Bringing Social Science to the White House
One thing I know is that the American people deserve a government that draws upon the best social science available when developing social policy.
In countries all over the world, legislation and policy are more rational, effective, and efficient when informed by careful social scientific data and analysis.
Empirical research should be front and center in the debate about how to solve today’s challenges, from the economic crisis, immigration reform, and health care delivery to racial gaps in school outcomes and declining middle class incomes. I do believe the president’s administration realizes this.
President Barack Obama has emphasized the importance of basing government policy on good science and has nominated highly respected scientists to direct the Council of Economic Advisors, U.S. Census Bureau, and Department of Energy. And yet, economists are the only social scientists with an assigned seat at the cabinet-level policy table today.
In 1946 Congress created the Council of Economic Advisors (CEA) to formally consider objective scientific advice on decisions about the economy. The council institutionalized economic data-gathering and analysis as an attempt to mute ideology and partisanship in issues relating to the economic welfare of Americans. It made economic research and theory a permanent part of the U.S. policy discussion.
The role of social science more generally in U.S. policy development has not been similarly institutionalized, but was influential in the middle of the 20th century. Since then, social science influence has withered in the face of a narrow emphasis on free market policy recipes and increased partisanship, which has squeezed out reasoned empirical social analysis.
Without a council that institutionalizes independent social science analysis, it’s all too easy for everything but economics, and market solutions to social problems, to disappear in the midst of policy debates. The Obama administration needs a diverse group of social scientists to bring their fields’ research and evidence-based information to social policy.
To that end, social scientists are calling for the creation of a Council of Social Science Advisors (CSSA) to the president. A CSSA would institutionalize science-based policy at the highest level of the executive branch. It could examine, and when necessary produce, science-based analyses and reports that help the president make informed decisions about every issue domestic and international. Some of the many prominent sociologists who support the proposal include Patricia Hill Collins at University of Maryland, Evelyn Glenn at University of California Berkeley, Arne Kalleberg at University of North Carolina, Jerry A. Jacobs at University of Pennsylvania, Mary Pattillo at Northwestern University, Donald Tomaskovic-Devey at University of Massachusetts Amherst, and Kazuo Yamaguchi at University of Chicago.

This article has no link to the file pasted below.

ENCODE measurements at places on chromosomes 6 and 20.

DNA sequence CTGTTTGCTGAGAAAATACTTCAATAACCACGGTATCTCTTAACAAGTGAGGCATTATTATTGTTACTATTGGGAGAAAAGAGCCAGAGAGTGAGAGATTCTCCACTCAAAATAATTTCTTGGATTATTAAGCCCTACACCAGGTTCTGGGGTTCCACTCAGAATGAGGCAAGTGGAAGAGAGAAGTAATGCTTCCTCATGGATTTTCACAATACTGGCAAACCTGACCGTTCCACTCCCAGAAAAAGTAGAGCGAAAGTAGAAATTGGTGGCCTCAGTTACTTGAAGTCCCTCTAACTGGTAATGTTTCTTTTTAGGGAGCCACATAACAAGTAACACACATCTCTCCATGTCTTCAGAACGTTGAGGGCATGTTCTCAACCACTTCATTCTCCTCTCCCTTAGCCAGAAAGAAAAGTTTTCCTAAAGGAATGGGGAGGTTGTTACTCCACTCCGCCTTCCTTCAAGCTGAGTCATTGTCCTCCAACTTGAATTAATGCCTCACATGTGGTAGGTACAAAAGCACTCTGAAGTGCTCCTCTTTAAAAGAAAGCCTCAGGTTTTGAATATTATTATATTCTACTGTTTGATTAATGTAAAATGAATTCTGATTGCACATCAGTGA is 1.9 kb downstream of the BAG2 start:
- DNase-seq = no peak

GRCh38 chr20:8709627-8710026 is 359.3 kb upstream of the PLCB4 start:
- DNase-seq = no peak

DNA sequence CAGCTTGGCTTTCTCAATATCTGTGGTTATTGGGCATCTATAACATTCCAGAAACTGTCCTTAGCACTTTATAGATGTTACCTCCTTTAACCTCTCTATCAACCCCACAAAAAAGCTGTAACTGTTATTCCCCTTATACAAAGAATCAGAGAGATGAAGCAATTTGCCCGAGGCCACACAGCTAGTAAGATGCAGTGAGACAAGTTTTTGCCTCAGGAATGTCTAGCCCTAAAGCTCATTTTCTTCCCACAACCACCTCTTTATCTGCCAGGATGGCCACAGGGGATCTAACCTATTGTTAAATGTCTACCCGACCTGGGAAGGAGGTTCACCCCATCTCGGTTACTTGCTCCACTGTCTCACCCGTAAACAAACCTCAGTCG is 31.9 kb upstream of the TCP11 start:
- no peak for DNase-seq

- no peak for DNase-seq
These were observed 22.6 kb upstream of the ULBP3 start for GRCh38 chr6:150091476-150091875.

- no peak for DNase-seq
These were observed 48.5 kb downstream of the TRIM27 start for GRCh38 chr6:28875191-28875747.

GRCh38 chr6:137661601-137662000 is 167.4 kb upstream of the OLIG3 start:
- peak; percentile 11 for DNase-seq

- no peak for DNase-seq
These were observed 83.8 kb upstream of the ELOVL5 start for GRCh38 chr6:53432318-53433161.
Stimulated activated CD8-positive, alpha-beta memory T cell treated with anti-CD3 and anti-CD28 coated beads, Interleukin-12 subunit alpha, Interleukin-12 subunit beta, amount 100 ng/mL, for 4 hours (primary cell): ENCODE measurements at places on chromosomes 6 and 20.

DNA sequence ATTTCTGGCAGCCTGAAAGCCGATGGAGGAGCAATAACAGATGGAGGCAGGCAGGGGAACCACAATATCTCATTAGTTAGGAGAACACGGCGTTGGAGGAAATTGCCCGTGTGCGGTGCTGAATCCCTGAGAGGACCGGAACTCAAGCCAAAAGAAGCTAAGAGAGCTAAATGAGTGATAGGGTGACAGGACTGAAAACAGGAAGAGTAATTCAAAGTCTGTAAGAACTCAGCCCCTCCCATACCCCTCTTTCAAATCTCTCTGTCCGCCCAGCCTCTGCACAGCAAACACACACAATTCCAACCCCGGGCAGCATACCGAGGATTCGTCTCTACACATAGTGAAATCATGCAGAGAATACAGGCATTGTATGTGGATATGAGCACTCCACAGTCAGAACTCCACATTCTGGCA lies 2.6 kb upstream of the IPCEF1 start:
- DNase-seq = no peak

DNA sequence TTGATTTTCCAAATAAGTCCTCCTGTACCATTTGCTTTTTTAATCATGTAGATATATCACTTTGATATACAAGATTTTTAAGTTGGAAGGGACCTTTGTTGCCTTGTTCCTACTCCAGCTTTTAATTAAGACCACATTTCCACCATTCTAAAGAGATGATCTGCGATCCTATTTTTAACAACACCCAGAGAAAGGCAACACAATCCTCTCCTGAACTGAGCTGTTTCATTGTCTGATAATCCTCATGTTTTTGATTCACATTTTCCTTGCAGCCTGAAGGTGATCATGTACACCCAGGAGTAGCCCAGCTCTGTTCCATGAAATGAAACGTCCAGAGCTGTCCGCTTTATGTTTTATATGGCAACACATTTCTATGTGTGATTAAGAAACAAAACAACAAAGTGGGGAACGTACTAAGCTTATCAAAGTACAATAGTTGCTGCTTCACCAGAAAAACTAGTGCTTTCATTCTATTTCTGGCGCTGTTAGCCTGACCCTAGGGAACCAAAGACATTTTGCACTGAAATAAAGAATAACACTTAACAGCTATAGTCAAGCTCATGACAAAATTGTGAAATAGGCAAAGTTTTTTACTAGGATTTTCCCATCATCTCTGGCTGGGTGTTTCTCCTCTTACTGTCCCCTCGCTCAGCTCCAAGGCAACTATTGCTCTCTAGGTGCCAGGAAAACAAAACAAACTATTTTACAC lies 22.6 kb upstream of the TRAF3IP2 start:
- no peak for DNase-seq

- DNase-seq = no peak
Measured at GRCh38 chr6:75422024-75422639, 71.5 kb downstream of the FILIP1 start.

While economists provide expertise on the operation of markets, solving social problems—including the crises in the economy —requires expertise on civil society, and that’s at the center of the sociological enterprise.
America can’t rely exclusively on the market to remedy every problem. The “economy” isn’t simply an abstract market, it includes women and men working, earning, and spending, worrying about sending their children to college, having enough money to marry or get sick, or to care for their aging parents. The economy includes the struggle of working parents to balance their time between the workplace and their children’s needs. How to solve economic problems involves understanding people and groups as well as money, how emotional stress affects decision-making, when and how unemployed husbands become effective homemakers as opposed to deadbeat dads, and even how fear of failing effects the willingness to take the risk to marry and promise a lifetime commitment.
Many other advanced industrial economies do a better job of involving diverse scientific expertise in policy development. It’s foolish for the U.S. government to ignore the expertise on comparative health care institutions in sociology and political science, or to rely only on the narrow cost-benefit approach of health care economics and the partisan appeals of vested interests. The same is true for policy involving crime, immigration, family, energy, and education policy. Sociologists, psychologists, historians, criminologists, and social workers can help us understand and build strong communities and neighborhoods.
One other thing I know is that the United States produces some of the best social scientists in the world. It’s time for us, and our responsibility, to bring that expertise to the policy table.
Inside Higher Ed reports from the American Sociological Association meetings in San Francisco on the discussion surrounding a Council of Social Science Advisors and sociology’s place in the public sphere.